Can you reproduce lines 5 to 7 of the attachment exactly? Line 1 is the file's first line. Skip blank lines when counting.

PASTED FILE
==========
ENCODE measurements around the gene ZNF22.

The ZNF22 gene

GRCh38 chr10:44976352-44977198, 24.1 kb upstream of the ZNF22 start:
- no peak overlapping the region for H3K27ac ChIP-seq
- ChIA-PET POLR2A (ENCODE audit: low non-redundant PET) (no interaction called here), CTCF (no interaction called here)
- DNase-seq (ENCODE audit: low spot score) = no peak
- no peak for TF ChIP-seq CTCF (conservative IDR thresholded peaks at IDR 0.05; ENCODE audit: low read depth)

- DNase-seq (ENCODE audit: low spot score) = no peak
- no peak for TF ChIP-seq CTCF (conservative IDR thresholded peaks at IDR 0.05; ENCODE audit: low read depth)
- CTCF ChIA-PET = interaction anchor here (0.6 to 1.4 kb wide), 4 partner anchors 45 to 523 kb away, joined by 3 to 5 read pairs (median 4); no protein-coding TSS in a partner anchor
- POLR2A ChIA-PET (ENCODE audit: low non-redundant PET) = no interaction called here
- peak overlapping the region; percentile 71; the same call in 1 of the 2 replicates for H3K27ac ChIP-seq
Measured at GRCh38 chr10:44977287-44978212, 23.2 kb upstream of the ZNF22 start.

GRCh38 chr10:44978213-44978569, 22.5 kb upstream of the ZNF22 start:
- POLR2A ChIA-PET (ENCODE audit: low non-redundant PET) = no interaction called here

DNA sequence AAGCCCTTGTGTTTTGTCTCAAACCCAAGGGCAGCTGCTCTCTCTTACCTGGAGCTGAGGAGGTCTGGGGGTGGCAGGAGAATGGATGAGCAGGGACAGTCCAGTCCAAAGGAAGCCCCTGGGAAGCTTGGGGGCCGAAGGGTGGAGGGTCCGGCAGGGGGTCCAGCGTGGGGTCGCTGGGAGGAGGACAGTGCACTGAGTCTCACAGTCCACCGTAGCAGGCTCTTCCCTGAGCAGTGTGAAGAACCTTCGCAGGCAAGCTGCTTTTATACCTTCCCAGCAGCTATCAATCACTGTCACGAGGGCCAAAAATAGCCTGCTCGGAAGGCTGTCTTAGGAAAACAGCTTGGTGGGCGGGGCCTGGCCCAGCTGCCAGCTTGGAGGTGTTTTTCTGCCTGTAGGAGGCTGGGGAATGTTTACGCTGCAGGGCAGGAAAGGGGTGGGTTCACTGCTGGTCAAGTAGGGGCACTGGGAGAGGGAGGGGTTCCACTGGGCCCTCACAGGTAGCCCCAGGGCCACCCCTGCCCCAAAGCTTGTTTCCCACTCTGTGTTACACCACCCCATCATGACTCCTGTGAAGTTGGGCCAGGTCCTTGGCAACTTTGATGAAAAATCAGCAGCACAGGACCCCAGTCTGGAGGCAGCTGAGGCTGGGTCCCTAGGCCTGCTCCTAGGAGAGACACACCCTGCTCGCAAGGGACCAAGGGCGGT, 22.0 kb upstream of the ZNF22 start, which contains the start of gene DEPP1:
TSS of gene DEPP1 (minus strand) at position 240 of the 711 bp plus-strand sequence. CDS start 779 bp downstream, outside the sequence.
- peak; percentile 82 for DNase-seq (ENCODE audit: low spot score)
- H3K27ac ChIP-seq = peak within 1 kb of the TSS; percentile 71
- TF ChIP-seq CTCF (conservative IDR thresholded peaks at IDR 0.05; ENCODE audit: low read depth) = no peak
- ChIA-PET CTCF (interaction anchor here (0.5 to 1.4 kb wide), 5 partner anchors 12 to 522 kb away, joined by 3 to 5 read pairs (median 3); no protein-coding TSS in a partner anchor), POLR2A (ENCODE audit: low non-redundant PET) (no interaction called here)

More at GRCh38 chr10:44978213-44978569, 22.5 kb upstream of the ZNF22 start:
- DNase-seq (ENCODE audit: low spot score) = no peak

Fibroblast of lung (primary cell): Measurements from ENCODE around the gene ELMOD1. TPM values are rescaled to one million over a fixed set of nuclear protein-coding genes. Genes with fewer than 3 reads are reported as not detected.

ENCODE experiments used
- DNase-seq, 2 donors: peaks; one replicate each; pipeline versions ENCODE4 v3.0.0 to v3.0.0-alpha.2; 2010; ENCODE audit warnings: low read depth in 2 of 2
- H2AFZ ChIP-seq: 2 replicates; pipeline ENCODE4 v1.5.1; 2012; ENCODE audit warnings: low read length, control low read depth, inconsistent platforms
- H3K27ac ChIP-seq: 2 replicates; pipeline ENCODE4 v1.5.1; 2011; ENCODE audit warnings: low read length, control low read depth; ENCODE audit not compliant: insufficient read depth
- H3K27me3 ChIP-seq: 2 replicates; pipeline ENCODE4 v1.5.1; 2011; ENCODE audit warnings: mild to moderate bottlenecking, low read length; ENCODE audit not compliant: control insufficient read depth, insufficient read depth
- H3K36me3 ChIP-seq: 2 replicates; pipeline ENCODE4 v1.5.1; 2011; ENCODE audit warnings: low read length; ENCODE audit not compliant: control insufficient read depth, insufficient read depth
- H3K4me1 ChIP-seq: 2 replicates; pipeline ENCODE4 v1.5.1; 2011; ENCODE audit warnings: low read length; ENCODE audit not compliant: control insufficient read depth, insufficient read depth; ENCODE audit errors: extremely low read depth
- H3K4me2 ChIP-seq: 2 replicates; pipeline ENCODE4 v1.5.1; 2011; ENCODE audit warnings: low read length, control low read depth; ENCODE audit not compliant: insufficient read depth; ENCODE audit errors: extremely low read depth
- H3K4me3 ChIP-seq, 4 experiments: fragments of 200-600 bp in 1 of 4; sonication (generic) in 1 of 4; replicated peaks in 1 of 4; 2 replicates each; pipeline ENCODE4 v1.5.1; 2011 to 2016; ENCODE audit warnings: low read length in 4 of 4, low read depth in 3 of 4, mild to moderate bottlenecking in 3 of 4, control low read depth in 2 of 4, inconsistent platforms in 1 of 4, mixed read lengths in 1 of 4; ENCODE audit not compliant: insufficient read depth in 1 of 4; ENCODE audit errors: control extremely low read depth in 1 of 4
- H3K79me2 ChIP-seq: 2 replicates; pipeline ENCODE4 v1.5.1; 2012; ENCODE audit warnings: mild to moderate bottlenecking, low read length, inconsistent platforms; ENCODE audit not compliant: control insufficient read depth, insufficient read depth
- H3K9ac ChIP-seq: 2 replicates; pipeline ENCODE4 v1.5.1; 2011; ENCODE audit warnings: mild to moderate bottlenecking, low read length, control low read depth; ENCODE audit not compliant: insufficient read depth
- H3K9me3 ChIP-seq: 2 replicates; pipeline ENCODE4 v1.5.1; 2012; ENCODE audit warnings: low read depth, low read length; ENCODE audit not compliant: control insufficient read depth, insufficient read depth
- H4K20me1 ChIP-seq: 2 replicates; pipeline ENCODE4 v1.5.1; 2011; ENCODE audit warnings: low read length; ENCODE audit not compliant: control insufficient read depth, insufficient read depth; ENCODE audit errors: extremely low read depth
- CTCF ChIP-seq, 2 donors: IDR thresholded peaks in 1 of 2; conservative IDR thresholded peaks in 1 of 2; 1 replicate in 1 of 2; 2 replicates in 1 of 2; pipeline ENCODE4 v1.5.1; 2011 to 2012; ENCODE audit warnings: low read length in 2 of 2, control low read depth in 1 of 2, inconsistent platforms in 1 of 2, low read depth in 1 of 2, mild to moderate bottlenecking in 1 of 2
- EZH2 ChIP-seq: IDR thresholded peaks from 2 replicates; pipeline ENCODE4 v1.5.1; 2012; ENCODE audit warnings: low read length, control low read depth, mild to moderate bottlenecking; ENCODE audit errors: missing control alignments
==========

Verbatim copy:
- ChIA-PET POLR2A (ENCODE audit: low non-redundant PET) (no interaction called here), CTCF (no interaction called here)
- DNase-seq (ENCODE audit: low spot score) = no peak
- no peak for TF ChIP-seq CTCF (conservative IDR thresholded peaks at IDR 0.05; ENCODE audit: low read depth)